This Day in Yankees History: Lou Gehrig Plays 2,130th Consecutive Game Before Retiring
Yankees' great Lou Gehrig played in his final big-league game on this day in 1939, concluding his historic 2,130 game streak.
A 35-year-old at the time, Gehrig was slumping to start the 1939 season. Entering play on April 30, he had just four hits in 24 at-bats across seven games.
The Iron Horse went 0-4 in a 3-2 loss that day against the Washington Senators. As his health continued to deteriorate, Gehrig wound up telling New York's skipper Joe McCarthy to keep him off the lineup card before their next game.
Here's more from Sports Illustrated's piece Thursday about Gehrig's streak coming to an end:
Gehrig's numbers had started to decline in the 1938 season, which he finished hitting .295 with 29 home runs and 114 RBIs. Although the stats were low for him, they certainly weren't terrible. Through the first eight games of the 1939 campaign, though, Gehrig had four hits in 28 at-bats and a .143 batting average.
Yankees fans were troubled by Gehrig's start to the season, but they were about to receive even worse news that summer. Gehrig's wife Eleanor reached out to the Mayo Clinic in Rochester, Minn., due to her concerns over his health. After six days of tests, doctors found Gehrig had amyotrophic lateral sclerosis. The Mayo Clinic's website describes ALS, which is now commonly referred to as Lou Gehrig's disease, as a progressive nervous system disease that affects nerve cells in the brain and spinal cord, causing loss of muscle control. There is still no cure for the disease.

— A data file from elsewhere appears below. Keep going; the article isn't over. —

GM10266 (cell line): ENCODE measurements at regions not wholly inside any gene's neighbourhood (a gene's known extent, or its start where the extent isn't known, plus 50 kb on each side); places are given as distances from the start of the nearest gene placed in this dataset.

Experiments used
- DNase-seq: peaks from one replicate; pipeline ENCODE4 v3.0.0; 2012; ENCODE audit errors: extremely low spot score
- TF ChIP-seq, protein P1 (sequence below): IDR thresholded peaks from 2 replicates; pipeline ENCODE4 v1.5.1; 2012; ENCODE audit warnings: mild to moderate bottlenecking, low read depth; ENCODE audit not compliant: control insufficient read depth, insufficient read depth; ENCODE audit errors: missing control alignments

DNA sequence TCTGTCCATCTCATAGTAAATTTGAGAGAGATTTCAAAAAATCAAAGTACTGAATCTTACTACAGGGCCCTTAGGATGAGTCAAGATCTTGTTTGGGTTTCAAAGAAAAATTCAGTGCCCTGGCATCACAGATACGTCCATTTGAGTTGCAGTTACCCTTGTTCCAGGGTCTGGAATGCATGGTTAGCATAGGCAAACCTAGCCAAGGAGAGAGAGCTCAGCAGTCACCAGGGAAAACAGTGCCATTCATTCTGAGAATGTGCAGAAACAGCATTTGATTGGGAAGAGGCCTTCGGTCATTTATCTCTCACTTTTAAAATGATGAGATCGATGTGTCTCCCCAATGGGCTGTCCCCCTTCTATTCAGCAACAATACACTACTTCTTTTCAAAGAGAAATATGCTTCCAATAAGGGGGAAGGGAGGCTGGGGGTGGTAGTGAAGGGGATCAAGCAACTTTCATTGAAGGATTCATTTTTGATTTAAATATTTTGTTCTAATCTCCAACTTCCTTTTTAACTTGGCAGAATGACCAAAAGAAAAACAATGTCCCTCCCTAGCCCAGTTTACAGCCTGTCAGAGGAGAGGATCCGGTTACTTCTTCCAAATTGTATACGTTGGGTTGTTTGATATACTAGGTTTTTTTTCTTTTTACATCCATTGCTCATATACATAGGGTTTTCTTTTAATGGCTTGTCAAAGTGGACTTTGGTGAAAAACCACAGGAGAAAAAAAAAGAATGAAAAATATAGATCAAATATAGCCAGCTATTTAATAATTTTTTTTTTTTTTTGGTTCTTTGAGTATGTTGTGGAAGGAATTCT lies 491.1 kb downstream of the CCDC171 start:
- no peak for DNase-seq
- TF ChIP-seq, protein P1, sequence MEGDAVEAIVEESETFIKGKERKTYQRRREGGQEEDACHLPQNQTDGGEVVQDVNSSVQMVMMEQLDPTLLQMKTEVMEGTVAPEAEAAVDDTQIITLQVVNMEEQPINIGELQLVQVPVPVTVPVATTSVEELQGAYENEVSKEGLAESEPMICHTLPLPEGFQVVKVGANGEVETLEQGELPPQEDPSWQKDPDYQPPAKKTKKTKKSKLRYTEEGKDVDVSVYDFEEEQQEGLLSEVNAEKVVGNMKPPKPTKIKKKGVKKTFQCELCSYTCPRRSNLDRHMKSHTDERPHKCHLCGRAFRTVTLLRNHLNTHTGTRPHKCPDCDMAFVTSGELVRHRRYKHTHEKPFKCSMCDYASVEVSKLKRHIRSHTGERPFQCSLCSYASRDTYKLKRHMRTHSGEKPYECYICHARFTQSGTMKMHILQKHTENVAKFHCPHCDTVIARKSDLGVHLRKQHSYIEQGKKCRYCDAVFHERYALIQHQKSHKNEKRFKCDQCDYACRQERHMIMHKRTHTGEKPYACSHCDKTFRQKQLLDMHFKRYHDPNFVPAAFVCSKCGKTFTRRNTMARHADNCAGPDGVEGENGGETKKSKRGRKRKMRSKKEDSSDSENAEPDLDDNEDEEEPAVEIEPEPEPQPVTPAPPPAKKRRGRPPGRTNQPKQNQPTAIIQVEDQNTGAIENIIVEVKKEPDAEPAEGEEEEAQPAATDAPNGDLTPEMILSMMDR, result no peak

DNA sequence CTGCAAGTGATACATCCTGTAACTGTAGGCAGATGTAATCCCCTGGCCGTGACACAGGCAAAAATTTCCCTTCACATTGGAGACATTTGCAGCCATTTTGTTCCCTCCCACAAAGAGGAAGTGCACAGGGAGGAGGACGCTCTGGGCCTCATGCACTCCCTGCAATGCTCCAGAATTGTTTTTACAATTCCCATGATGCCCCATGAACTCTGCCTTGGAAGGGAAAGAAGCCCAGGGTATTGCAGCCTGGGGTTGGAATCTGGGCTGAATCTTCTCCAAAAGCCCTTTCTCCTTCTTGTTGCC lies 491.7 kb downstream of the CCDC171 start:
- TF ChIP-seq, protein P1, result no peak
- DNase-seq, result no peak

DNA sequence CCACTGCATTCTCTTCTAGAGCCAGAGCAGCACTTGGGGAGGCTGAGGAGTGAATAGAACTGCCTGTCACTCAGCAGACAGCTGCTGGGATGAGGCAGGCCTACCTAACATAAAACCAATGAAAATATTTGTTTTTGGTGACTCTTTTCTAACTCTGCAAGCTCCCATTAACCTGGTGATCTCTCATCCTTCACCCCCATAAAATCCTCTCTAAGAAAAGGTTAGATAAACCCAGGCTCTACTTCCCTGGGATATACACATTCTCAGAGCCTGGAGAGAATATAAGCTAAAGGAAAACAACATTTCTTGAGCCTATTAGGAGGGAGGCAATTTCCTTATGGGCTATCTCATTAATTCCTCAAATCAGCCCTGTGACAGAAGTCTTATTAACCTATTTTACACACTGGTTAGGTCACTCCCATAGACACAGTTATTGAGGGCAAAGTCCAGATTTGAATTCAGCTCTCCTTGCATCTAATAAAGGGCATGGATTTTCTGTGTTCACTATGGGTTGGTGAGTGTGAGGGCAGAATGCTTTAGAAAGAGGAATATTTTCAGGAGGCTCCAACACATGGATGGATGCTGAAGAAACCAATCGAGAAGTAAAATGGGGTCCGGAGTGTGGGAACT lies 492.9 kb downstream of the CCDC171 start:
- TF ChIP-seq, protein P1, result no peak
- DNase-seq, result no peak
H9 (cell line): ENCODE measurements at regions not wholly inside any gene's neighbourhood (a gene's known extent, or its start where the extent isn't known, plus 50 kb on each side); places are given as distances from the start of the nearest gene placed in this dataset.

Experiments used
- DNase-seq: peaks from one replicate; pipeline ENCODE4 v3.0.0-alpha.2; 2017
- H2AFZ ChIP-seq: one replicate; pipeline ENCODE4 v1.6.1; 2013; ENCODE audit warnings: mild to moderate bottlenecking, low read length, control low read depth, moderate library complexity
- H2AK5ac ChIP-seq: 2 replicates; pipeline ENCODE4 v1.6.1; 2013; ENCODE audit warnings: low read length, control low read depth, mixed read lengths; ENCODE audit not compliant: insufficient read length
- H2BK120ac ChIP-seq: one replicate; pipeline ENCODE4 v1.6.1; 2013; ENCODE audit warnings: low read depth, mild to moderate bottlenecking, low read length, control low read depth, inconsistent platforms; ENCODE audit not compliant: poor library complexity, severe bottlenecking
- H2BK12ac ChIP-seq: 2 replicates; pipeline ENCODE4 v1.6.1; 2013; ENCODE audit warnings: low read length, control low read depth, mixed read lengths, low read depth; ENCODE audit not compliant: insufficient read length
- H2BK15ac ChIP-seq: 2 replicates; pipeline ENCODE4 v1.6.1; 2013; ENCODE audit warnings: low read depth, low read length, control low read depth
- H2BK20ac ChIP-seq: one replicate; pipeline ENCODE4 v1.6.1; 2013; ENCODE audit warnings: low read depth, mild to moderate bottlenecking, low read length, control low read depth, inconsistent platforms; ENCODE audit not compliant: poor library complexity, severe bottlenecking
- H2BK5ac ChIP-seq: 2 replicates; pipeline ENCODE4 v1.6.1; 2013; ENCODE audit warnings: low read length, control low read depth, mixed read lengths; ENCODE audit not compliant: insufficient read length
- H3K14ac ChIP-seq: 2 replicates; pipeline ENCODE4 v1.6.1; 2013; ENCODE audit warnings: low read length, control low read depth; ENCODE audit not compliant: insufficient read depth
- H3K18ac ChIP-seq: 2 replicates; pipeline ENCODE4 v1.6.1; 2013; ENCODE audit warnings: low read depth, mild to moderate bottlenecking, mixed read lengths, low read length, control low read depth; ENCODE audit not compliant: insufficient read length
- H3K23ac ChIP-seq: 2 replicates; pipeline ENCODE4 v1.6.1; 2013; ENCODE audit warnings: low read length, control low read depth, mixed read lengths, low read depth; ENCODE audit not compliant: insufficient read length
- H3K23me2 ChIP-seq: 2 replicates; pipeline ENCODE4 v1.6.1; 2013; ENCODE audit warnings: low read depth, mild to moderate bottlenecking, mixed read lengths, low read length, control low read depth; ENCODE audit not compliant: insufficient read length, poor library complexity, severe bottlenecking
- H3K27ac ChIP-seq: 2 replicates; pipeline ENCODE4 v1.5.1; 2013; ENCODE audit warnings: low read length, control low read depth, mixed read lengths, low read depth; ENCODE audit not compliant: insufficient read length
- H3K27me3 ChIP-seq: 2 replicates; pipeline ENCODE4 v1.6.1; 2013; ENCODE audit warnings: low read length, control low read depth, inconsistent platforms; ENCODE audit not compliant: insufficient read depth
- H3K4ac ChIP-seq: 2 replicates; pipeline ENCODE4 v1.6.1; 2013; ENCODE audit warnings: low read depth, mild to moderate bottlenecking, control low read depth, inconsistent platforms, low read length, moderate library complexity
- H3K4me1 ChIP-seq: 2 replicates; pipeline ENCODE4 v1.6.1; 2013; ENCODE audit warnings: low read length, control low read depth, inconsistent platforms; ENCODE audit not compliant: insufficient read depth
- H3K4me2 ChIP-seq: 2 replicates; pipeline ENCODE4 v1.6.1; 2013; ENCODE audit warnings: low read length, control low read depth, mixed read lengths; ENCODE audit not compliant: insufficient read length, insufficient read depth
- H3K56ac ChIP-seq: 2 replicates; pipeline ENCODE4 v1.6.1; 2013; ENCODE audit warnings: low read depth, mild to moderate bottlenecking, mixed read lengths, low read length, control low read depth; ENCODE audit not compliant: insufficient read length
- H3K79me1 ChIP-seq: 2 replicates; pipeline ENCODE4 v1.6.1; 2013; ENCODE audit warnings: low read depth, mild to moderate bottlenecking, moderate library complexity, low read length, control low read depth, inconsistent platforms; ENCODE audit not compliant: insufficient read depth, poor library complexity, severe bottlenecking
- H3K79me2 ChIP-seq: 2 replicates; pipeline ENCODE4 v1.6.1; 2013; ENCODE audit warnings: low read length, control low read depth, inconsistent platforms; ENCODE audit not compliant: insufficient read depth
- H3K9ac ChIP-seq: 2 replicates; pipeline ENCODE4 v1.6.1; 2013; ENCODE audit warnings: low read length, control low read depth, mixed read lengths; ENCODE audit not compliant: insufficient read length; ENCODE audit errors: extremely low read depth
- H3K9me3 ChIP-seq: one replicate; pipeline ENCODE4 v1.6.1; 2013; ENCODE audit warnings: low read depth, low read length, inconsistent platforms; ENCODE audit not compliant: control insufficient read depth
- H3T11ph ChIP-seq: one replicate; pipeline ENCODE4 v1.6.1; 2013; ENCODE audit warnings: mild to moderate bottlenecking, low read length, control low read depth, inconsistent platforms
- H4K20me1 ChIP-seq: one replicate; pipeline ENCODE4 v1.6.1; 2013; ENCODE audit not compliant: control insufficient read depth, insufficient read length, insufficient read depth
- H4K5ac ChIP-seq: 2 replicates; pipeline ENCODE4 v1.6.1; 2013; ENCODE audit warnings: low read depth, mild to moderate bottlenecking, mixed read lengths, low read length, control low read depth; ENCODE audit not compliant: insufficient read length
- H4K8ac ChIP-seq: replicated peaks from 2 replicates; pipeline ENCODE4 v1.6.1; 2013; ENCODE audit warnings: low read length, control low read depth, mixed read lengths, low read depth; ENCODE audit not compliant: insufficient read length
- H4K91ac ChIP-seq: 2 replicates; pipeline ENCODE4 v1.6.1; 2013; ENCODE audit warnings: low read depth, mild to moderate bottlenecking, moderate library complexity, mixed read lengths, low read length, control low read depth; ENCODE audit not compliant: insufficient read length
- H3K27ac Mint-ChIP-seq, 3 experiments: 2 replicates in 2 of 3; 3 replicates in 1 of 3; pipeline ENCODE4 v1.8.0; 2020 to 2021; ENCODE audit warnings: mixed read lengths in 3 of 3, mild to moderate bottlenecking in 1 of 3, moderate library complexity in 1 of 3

The Yankees announced The Iron Horse's retirement on June 21, 1939, and held Lou Gehrig Appreciation Day on July 4. In front of a sold-out crowd, Gehrig delivered his famous "Luckiest Man" speech that day at Yankee Stadium. He died on June 2, 1941, at the age of 37.
Gehrig's streak of 2,130 consecutive games played stood for 56 years. On Sept. 6, 1995, Cal Ripken Jr. eclipsed the Iron Horse's historic mark, appearing in his 2,131st consecutive game. The Orioles shortstop played everyday until his streak came to a close at 2,632.
Gehrig's streak – as well as his iconic speech at Yankee Stadium after his retirement – were both featured in 'The Bronx Bracket,' a tournament on the Yankees' social media channels striving to name the greatest moment in franchise history.
In the tournament's final round, Gehrig's speech came 115 votes shy (out of more than 35,000 total fan votes) of upsetting New York's World Series three-peat from 1998-2000. His consecutive game streak – a No. 11 seed in the March Madness style bracket – was eliminated by Babe Ruth's called shot in 1932 during the second round.
To view the entire bracket and which moments made deep runs in the Yankees' entertaining tournament, check out Inside The Pinstripes' coverage by clicking here.
Gehrig launched 493 home runs over the course of his 17-year career – all with the New York Yankees. Only 27 players have hit more homers in baseball history.
He won six titles with the Bombers, made seven consecutive All-Star Games to close out his career and was the recipient of two American League Most Valuable Player Awards.
New York's legendary first baseman was inducted into the Baseball Hall of Fame in 1939 in a special election after he had taken ill.
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